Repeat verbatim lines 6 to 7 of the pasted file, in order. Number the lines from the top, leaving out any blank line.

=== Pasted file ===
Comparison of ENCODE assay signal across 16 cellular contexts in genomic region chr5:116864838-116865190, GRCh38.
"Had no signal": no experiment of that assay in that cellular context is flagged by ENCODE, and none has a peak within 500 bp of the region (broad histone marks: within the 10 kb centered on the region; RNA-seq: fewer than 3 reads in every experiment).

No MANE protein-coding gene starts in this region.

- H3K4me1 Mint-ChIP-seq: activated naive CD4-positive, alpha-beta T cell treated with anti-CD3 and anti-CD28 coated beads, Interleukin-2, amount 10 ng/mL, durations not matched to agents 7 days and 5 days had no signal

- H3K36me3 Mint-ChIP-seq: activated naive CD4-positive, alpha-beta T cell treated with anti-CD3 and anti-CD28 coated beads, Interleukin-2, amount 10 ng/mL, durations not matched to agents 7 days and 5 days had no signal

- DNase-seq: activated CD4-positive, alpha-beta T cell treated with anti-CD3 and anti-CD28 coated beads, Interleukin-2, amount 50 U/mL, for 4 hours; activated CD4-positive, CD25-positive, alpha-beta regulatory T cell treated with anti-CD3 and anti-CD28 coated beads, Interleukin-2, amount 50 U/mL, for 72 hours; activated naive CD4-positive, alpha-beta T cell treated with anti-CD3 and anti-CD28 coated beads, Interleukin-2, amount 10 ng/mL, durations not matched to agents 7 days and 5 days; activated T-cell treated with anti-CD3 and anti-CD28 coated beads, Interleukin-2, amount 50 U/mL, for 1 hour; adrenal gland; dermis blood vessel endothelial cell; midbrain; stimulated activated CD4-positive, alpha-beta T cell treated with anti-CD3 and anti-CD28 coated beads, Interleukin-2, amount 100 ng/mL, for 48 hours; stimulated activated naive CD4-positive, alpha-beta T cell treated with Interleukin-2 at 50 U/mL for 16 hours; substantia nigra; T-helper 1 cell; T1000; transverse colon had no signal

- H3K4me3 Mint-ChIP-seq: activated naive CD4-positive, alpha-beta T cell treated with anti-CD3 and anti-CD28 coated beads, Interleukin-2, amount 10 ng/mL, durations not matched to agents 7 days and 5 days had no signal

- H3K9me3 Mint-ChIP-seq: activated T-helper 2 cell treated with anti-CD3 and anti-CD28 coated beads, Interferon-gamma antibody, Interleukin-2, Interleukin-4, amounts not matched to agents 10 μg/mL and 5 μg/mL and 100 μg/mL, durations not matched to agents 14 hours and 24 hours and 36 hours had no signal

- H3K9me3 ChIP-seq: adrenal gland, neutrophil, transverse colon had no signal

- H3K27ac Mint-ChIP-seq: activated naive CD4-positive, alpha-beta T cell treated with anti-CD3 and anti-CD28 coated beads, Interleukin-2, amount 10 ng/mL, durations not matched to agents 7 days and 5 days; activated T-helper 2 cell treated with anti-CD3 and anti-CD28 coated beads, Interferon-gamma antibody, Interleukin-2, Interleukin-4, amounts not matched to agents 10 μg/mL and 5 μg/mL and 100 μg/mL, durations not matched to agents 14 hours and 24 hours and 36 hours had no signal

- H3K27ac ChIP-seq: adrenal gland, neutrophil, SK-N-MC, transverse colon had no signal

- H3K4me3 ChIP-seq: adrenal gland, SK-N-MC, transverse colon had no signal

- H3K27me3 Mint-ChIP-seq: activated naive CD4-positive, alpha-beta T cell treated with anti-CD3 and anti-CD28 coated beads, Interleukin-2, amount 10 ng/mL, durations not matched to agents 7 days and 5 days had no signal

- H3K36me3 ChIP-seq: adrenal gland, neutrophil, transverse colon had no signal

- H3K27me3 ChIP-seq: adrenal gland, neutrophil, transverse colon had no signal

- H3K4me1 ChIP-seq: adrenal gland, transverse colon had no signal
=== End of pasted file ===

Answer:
- DNase-seq: activated CD4-positive, alpha-beta T cell treated with anti-CD3 and anti-CD28 coated beads, Interleukin-2, amount 50 U/mL, for 4 hours; activated CD4-positive, CD25-positive, alpha-beta regulatory T cell treated with anti-CD3 and anti-CD28 coated beads, Interleukin-2, amount 50 U/mL, for 72 hours; activated naive CD4-positive, alpha-beta T cell treated with anti-CD3 and anti-CD28 coated beads, Interleukin-2, amount 10 ng/mL, durations not matched to agents 7 days and 5 days; activated T-cell treated with anti-CD3 and anti-CD28 coated beads, Interleukin-2, amount 50 U/mL, for 1 hour; adrenal gland; dermis blood vessel endothelial cell; midbrain; stimulated activated CD4-positive, alpha-beta T cell treated with anti-CD3 and anti-CD28 coated beads, Interleukin-2, amount 100 ng/mL, for 48 hours; stimulated activated naive CD4-positive, alpha-beta T cell treated with Interleukin-2 at 50 U/mL for 16 hours; substantia nigra; T-helper 1 cell; T1000; transverse colon had no signal

- H3K4me3 Mint-ChIP-seq: activated naive CD4-positive, alpha-beta T cell treated with anti-CD3 and anti-CD28 coated beads, Interleukin-2, amount 10 ng/mL, durations not matched to agents 7 days and 5 days had no signal